The Yolo Land Trust and Solano Land Trust easements will protect agricultural land acquisition for years to come
By LA RISSA VASQUEZ — firstname.lastname@example.org
On Dec. 15, 2022, the city of Davis, Yolo Land Trust and Solano Land Trust received nearly $4 million in grant funds from the Sustainable Agricultural Lands Conservation (SALC) program, a division of the California Strategic Growth Council’s Affordable Housing and Sustainable Communities Program. The grants will fund the city of Davis’s purchase of two agricultural conservation easements.
Shanna Atherton-Bauer, a senior environmental planner with the California Department of Conservation and the program manager for land conservation programs, explained the purpose of easements.
“The theory is that you can’t just construct housing; you also need to protect the agricultural land surrounding communities,” Atherton-Bauer said. “Regional parks and open space districts work with landowners who are interested in conserving their lands. They help develop applications and then they bring those applications to us, so we don’t work directly with landowners. We work with intermediaries who will ultimately hold the easements and ensure that the land is not developed.”
Reynolds talked about concerns regarding negotiating zoning and developer contracts, but that easements can preserve critical resources “in perpetuity.”
“What the conservation easement does is it says you have to keep this in agriculture forever,” Reynolds said. “Even if this is annexed into the city someday, it would still stay agriculture; [it] can’t be rezoned for something else, and so there’s a value on it. Yolo County has some of the best farmland in the world, and so there’s also a desire to preserve that farmland because we also need food.”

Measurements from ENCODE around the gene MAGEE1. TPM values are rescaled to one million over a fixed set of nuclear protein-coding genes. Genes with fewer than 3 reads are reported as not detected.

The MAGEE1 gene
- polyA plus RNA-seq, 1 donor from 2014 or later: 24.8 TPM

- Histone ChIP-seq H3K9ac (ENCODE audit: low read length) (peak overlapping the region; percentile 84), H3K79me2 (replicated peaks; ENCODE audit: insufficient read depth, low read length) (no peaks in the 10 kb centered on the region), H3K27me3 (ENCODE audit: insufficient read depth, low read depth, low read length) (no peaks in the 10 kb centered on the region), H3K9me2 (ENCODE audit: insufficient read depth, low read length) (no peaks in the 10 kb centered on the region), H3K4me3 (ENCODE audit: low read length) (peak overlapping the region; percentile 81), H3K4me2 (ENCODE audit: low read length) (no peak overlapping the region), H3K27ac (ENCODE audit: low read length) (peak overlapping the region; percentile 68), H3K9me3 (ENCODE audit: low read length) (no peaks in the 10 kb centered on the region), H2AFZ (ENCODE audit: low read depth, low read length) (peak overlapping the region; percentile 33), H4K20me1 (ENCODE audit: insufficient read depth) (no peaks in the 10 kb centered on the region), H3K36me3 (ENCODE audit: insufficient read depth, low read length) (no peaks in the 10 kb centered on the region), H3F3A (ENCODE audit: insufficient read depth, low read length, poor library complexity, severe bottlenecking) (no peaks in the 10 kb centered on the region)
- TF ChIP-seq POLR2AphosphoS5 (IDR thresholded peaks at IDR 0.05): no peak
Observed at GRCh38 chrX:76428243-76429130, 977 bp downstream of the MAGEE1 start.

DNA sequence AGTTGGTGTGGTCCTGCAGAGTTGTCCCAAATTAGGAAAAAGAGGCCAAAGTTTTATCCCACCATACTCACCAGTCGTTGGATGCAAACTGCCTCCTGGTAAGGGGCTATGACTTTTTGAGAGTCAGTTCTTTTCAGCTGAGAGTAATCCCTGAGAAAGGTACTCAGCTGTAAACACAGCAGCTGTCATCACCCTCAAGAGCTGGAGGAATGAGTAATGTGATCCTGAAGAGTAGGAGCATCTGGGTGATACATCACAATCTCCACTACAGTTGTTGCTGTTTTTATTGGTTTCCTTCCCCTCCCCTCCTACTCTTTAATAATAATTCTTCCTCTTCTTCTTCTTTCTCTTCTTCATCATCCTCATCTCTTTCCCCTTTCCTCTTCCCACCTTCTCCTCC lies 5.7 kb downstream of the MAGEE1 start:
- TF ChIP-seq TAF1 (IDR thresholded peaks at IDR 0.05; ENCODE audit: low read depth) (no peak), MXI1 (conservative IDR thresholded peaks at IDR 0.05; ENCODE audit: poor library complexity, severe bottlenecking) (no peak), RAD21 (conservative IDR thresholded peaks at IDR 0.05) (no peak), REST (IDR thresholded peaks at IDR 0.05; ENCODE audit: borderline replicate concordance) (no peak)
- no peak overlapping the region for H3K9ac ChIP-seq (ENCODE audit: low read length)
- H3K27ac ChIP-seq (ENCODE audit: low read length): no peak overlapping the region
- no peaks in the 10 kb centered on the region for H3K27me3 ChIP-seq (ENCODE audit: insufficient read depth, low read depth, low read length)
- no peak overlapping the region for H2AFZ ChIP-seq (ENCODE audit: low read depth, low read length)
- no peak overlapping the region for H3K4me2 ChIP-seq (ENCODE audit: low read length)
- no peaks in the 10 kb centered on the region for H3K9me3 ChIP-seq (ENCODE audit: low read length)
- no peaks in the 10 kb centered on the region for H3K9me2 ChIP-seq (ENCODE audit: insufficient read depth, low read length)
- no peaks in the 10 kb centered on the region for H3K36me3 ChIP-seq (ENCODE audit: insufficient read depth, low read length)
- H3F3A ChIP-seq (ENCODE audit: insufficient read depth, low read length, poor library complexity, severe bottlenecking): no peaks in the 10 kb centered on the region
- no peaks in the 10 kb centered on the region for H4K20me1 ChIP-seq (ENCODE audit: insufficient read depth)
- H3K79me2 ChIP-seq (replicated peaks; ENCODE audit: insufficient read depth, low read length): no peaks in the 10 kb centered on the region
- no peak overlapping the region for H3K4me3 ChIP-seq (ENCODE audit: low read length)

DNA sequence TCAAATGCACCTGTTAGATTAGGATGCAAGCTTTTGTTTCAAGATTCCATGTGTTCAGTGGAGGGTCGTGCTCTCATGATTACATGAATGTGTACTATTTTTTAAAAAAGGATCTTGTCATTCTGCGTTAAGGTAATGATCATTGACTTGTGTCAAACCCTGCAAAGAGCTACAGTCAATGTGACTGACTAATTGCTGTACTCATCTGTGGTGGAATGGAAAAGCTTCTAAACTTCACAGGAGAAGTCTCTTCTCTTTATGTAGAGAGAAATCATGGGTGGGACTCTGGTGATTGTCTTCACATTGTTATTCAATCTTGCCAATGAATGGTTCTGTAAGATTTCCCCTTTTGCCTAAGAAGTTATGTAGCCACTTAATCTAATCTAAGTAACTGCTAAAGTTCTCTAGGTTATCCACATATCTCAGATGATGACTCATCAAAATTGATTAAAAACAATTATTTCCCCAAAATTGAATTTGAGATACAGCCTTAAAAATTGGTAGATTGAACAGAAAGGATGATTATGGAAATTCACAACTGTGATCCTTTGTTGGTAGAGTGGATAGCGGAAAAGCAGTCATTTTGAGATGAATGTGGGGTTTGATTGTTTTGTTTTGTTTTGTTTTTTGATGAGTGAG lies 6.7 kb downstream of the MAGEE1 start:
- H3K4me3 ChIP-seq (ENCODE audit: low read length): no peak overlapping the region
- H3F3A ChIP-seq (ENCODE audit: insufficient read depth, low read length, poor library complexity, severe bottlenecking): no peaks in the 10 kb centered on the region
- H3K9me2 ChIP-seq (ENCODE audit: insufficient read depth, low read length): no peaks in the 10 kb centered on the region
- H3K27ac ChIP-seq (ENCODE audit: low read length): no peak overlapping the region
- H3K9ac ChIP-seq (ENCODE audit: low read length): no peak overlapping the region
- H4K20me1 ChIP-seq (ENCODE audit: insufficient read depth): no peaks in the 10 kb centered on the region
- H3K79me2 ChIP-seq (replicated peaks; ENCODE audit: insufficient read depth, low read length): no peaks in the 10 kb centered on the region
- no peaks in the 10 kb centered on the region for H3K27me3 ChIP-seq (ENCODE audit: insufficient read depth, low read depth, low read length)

According to Tracie Reynolds, the city manager of the Davis Open Space Program, the city is working to execute the easements by Feb. 2023, and both are expected to be completed by the end of 2023 or early 2024. The grants are described in a document that Reynolds provided.
The first grant awards $915,000 to help the city purchase an agricultural conservation easement on 120 acres of farmland located near the intersection of County Roads 104A and 30, according to the document. The second grant, for $2.9 million, will help purchase an easement on 217 acres on the city of Davis’s southern border with Solano County.
Reynolds talked about Measure O and how the parcel tax plays an important role in securing funds for land easements.
“Measure O is a parcel tax; it’s small like for your typical house,” Reynolds said. “I think it’s $24 a year. It’s a small amount of money, but it generates about $700,000 a year. It’s not always easy to come up with $500,000 or something for matching funds. The point is that in 2000, because of Measure O, it became easier to preserve more farmland because we had this ready source of funds.”
Reynolds’ work will continue to focus on promoting Measure O as a cost-effective and efficient way for the city to secure acquisition grants.
The Open Space Program and Open Space Commission consult with property owners and land trusts to establish guidelines for priority land acquisitions so that preservation occurs without halting urban growth and property development.
According to a comment provided by John Currey, the executive director of the Yolo Land Trust (YLT), the organization has been a longtime Open Space Program partner, and they have plans to continue to work with Open Space this year.
“We’ve partnered with the City of Davis on agricultural conservation easements since 1995,” the statement reads. “Both staff and the City Council of Davis have been strong partners with YLT, and the city has provided much-needed funding to accomplish our mission of conserving farmland in and around Davis. To date we have completed 21 conservation easements with Davis, and we have a potential easement forthcoming in 2023.”
Written by: La Rissa Vasquez — email@example.com